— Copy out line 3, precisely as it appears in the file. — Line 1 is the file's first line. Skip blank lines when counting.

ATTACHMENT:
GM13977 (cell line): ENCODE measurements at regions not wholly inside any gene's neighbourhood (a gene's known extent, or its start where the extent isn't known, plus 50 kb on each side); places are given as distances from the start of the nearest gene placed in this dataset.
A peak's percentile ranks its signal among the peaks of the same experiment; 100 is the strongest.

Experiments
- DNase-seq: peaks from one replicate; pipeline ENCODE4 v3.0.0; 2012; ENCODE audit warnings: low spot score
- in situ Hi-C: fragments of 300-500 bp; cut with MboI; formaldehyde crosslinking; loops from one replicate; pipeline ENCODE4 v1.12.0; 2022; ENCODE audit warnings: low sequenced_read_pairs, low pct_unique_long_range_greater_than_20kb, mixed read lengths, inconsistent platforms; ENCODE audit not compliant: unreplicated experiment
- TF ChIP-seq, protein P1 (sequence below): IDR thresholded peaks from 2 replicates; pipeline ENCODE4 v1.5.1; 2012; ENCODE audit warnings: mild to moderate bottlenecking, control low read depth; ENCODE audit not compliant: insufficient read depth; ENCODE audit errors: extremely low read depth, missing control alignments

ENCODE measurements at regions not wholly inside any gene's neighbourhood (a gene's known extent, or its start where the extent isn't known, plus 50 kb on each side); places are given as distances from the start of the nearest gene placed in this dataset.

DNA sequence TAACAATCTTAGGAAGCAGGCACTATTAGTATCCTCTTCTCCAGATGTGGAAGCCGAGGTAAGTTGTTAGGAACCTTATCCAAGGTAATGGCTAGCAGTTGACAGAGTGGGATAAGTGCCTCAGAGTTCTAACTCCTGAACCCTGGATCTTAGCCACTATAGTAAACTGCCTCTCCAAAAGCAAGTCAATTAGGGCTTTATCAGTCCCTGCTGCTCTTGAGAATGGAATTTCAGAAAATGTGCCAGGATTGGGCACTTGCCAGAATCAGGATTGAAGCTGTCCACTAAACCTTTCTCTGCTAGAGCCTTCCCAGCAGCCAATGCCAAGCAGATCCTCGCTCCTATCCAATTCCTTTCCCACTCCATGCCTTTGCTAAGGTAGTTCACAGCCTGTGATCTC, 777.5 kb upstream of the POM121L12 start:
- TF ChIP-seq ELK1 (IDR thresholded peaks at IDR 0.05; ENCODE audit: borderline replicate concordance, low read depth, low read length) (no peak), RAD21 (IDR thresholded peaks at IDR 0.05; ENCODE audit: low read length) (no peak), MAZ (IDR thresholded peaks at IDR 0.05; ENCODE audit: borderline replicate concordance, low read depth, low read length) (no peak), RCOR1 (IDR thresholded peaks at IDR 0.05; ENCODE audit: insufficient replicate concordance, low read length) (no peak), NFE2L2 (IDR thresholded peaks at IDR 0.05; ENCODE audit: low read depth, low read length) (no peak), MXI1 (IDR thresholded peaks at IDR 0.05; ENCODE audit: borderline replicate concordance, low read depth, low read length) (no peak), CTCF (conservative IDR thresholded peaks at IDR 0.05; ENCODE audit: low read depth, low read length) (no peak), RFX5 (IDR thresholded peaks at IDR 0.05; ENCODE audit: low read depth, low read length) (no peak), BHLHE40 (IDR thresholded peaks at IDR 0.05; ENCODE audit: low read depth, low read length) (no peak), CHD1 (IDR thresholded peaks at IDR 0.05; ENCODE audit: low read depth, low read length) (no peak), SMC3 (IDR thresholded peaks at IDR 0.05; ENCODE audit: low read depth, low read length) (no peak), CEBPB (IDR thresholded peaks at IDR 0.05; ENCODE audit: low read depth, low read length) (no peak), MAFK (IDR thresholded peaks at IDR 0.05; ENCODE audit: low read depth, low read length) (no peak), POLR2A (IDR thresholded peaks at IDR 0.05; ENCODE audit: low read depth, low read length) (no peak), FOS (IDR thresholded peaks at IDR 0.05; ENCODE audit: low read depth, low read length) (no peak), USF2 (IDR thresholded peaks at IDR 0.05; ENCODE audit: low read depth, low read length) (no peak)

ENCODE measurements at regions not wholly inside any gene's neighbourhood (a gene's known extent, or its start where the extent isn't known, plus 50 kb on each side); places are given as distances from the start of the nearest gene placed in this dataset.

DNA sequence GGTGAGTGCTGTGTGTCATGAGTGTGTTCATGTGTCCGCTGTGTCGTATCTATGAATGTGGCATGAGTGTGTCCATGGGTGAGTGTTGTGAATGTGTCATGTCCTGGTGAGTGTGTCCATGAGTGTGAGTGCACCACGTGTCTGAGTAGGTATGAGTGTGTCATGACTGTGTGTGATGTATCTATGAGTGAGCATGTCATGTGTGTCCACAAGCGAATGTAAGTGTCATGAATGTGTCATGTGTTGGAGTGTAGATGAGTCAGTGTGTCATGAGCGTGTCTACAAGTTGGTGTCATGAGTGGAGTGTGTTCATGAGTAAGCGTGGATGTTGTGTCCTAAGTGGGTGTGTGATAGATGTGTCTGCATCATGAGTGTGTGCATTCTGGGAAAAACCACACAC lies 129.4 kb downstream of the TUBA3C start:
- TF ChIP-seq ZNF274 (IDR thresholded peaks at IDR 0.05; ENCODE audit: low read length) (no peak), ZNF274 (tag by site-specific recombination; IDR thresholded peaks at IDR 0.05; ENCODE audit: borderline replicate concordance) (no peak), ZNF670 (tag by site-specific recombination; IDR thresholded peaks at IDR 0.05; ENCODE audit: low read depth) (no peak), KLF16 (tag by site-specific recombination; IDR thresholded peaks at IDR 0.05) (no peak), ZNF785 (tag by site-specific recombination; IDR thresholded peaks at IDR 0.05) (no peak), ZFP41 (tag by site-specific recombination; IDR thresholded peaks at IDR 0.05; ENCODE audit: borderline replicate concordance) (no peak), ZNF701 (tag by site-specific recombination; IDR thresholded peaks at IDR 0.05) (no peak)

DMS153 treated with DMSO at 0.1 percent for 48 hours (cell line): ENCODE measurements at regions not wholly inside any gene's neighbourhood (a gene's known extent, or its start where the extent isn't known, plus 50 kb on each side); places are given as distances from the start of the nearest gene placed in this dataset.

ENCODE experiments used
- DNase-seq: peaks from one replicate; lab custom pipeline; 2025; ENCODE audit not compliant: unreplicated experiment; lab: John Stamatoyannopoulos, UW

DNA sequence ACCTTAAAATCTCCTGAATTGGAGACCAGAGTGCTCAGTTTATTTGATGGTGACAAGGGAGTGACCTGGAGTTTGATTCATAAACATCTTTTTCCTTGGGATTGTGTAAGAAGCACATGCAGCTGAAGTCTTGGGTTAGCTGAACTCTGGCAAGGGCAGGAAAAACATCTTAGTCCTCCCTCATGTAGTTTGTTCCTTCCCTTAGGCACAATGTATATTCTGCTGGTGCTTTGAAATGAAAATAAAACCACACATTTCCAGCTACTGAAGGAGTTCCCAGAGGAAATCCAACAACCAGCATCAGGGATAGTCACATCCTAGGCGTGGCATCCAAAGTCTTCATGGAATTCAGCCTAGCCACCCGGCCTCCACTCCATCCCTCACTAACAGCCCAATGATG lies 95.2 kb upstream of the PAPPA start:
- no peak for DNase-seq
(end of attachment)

Experiments